Contrary to popular belief, international statistics show that athletes competing in MMA are less likely to attain serious injuries than in a range of other contact sports, such as ice hockey, boxing and American football, as well as in other professional sports in general. Why is this? Well most injuries occur during a bout, and an MMA athlete on the professional level typically trains around 12-14 sessions per week for an upcoming fight, but with only approximately 1-3 bouts per year. Compare this with ice hockey or football where most teams have one or more games per week spanning over more than half of the year.
But even if you aren’t looking to become the next champion in an organization like the UFC (Ultimate Fighting Championships), or compete in anyway, MMA is not just for elite athletes and can just be recreational. The athletes seen on television are only a small percentage of all the people that practice MMA around the world. The sport has grown sense the first UFC was held back in November of 1993, later named UFC 1: The Beginning, and has rapidly spread through the past decade. Initially, those competing in MMA came from other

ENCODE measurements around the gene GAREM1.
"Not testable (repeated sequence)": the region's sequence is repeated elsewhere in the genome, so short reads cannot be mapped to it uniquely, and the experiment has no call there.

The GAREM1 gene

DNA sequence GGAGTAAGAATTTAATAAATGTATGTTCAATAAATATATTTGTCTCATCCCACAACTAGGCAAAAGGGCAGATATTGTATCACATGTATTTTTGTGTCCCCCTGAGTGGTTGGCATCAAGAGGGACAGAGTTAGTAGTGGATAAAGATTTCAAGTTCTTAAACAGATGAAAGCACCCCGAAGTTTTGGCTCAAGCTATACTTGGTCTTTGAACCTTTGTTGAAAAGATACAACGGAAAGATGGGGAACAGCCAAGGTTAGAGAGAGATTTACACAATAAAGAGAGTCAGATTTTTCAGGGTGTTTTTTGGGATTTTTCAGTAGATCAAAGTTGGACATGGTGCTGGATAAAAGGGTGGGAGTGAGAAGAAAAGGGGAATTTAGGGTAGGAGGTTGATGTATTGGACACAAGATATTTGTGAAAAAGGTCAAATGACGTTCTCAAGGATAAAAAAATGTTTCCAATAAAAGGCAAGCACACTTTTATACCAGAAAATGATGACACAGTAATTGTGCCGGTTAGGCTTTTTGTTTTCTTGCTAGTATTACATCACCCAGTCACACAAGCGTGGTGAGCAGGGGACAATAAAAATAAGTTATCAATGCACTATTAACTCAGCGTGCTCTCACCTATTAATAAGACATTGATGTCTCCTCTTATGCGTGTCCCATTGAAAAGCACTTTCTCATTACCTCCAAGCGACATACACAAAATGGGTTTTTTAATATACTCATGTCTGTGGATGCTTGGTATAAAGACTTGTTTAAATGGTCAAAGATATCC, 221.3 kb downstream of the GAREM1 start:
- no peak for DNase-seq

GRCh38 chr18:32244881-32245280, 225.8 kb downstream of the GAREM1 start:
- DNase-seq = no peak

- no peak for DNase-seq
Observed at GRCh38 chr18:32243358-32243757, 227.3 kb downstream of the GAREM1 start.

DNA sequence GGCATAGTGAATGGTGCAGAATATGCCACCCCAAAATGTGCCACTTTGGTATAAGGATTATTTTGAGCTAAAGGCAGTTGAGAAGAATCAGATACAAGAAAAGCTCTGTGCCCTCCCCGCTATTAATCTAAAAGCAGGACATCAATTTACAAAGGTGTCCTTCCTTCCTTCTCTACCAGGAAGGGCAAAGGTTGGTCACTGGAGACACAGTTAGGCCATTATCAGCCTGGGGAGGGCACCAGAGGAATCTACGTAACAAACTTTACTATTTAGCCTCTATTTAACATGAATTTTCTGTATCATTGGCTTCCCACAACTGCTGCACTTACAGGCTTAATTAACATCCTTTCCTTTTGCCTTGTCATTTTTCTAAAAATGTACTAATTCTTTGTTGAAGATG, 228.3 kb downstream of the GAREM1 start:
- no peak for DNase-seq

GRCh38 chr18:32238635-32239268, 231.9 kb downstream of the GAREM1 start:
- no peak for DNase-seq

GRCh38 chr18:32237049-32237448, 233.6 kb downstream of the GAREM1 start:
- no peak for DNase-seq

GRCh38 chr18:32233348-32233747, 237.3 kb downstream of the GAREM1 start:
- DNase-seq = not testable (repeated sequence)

disciplines of martial arts and used the techniques they were comfortable with when competing against someone who might come from a different discipline. But as MMA grew and as the athletes became more complete, so did the movement of the sport.